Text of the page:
...Now the B shares have 1/30th of the economic value of the A shares, but only 1/200th of the voting rights. They began the week worth about 1/31 of an A share, and ended it worth less than 1/32 of an A share. Given that the seeming arbitrage persisted all week, the market might well be starting to value those A-share voting rights.
"In my opinion," says Warren Buffett, "when the B is at a discount of more than say, 2%, it offers a better buy than the A." Right now the discount is a whopping 7%. So if you want to take Buffett's advice, start buying up B shares. If, that is, you want to buy his stock in the first place. Which is a different matter entirely....SOURCE
We are conversant with the issue. From Berkshire Hathaway (oops, just noticed that Mr. Salmon has the link to the memo, here it is anyway):
From: Warren Buffett
Subject: Comparative Rights and Relative Prices of Berkshire Class A and Class B Stock
Date: February 2, 1999 Updated July 3, 2003
Comparison of Berkshire Hathaway Inc. Class A and Class B Common Stock
Berkshire Hathaway Inc. has two classes of common stock designated Class A and Class B. A share of Class B common stock has the rights of 1/30th of a share of Class A common stock except that a Class B share has 1/200th of the voting rights of a Class A share (rather than 1/30th of the vote). Each share of a Class A common stock is convertible at any time, at the holder’s option, into 30 shares of Class B common stock. This conversion privilege does not extend in the opposite direction. That is, holders of Class B shares are not able to convert them into Class A shares. Both Class A & B shareholders are entitled to attend the Berkshire Hathaway Annual Meeting which is held the first Saturday in May.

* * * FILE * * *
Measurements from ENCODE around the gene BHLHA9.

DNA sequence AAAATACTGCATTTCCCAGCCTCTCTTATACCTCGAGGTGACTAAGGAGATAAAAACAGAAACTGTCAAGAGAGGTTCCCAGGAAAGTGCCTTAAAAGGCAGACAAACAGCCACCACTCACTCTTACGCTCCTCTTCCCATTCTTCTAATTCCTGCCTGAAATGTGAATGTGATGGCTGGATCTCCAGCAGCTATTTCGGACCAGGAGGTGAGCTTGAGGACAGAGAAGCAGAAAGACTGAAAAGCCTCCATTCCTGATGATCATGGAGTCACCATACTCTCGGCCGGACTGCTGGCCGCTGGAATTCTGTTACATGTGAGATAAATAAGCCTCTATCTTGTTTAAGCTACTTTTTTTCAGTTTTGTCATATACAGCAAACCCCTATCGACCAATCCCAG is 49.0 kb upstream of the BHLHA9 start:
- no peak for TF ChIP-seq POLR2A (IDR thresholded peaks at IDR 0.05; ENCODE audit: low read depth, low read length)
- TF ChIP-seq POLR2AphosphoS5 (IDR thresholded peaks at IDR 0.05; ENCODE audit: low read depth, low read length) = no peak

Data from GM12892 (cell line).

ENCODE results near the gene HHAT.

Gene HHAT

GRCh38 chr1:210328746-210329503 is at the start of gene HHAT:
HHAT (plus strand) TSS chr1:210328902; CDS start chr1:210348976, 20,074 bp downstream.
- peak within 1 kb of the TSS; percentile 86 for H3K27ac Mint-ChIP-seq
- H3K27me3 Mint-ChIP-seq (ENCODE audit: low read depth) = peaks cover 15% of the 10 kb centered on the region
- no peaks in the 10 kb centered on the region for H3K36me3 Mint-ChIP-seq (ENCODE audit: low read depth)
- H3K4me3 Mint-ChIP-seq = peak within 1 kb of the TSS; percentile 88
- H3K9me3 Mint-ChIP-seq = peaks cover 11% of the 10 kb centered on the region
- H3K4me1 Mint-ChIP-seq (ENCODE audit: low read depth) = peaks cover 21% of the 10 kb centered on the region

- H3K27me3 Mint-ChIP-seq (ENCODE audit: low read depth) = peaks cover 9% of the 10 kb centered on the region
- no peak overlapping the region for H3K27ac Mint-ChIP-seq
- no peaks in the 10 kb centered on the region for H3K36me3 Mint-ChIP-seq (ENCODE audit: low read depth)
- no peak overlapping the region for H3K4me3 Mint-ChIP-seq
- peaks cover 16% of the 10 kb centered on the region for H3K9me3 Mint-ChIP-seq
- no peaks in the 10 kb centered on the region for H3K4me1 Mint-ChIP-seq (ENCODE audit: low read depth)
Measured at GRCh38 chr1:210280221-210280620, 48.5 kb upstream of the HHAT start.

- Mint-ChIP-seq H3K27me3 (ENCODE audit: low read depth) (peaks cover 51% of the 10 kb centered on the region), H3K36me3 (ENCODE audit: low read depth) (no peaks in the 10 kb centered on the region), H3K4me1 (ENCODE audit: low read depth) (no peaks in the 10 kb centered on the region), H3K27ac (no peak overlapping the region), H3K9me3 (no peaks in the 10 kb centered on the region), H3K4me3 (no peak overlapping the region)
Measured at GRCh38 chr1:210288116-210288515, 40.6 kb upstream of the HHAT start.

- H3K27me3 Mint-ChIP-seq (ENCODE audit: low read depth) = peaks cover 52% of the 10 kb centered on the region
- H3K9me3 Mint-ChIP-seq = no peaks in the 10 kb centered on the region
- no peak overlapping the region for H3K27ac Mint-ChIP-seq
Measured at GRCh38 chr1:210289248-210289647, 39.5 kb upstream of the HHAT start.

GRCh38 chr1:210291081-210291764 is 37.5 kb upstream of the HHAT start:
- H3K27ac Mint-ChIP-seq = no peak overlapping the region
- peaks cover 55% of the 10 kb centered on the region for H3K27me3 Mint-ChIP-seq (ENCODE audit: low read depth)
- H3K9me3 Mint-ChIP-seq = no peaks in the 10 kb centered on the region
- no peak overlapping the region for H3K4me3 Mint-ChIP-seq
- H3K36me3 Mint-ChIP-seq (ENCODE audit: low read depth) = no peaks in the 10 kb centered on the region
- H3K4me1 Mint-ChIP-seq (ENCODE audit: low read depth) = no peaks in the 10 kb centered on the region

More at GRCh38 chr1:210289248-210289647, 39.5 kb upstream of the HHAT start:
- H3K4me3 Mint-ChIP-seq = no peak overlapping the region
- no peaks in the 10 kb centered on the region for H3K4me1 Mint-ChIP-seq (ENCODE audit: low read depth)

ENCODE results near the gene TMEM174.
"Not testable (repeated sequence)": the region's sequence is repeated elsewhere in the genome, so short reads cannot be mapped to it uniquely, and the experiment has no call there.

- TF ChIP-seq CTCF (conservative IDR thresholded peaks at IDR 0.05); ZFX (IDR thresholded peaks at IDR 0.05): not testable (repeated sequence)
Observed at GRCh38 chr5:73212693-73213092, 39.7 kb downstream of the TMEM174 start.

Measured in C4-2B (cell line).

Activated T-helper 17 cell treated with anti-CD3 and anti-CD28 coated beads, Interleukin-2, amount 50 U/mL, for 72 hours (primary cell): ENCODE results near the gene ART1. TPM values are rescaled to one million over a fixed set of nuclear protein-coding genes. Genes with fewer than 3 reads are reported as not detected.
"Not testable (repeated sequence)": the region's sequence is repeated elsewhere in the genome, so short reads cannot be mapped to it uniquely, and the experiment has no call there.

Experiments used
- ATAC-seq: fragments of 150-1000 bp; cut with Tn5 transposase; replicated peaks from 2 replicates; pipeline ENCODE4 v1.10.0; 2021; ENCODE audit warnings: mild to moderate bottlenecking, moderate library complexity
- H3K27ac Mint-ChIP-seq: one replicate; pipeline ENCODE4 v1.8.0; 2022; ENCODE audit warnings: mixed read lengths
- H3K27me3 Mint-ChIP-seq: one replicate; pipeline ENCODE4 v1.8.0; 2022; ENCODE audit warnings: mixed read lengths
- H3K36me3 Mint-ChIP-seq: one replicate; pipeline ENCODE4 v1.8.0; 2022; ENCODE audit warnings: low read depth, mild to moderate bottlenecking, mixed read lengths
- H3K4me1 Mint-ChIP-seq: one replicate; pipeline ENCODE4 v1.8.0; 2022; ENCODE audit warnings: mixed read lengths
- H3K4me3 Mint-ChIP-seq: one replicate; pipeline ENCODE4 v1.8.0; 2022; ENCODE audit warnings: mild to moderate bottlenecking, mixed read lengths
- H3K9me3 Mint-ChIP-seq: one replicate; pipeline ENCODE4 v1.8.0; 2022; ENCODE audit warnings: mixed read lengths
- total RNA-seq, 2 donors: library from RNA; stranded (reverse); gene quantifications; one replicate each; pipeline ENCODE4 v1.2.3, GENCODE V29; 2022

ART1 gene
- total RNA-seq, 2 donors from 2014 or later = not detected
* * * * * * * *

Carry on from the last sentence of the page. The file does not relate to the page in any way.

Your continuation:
The Relative Prices of Berkshire Class A and Class B Stock
The Class B can never sell for anything more than a tiny fraction above 1/30th of the price of A. When it rises above 1/30th, arbitrage takes place in which someone ¾ perhaps the NYSE specialist ¾ buys the A and converts it into B. This pushes the prices back into a 1:30 ratio.
On the other hand, the B can sell for less than 1/30th the price of the A since conversion doesn’t go in the reverse direction. All of this was spelled out in the prospectus that accompanied the issuance of the Class B.
When there is more demand for the B (relative to supply) than for the A, the B will sell at roughly 1/30th of the price of A. When there’s a lesser demand, it will fall to a discount.
In my opinion, most of the time, the demand for the B will be such that it will trade at about 1/30th of the price of the A. However, from time to time, a different supply-demand situation will prevail and the B will sell at some discount. In my opinion, again, when the B is at a discount of more than say, 2%, it offers a better buy than the A. When the two are at parity, however, anyone wishing to buy 30 or more B should consider buying A instead.